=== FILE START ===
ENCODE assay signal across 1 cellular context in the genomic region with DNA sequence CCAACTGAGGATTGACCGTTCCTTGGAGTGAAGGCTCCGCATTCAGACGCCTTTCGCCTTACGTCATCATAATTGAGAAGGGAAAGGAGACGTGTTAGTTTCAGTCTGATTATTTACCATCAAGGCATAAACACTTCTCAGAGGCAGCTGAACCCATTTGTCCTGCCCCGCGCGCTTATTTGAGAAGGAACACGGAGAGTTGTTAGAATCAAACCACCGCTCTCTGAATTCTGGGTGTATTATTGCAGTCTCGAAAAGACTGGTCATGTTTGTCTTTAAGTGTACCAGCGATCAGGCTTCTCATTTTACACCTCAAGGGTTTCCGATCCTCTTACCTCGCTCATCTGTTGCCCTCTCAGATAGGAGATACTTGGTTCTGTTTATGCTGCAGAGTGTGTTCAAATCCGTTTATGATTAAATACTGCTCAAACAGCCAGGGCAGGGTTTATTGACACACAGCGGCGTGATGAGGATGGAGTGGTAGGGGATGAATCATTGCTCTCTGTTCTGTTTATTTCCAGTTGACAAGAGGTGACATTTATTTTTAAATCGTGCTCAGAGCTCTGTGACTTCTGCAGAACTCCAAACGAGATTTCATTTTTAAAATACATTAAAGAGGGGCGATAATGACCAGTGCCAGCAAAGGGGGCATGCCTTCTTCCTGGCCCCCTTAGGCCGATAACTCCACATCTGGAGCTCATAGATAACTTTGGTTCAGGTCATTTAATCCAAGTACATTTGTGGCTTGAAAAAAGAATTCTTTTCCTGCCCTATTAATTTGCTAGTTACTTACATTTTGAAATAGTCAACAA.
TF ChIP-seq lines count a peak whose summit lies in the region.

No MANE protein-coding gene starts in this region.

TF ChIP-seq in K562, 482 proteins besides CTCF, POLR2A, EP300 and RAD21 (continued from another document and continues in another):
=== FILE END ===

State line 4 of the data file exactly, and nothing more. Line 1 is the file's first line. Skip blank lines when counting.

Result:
TF ChIP-seq in K562, 482 proteins besides CTCF, POLR2A, EP300 and RAD21 (continued from another document and continues in another):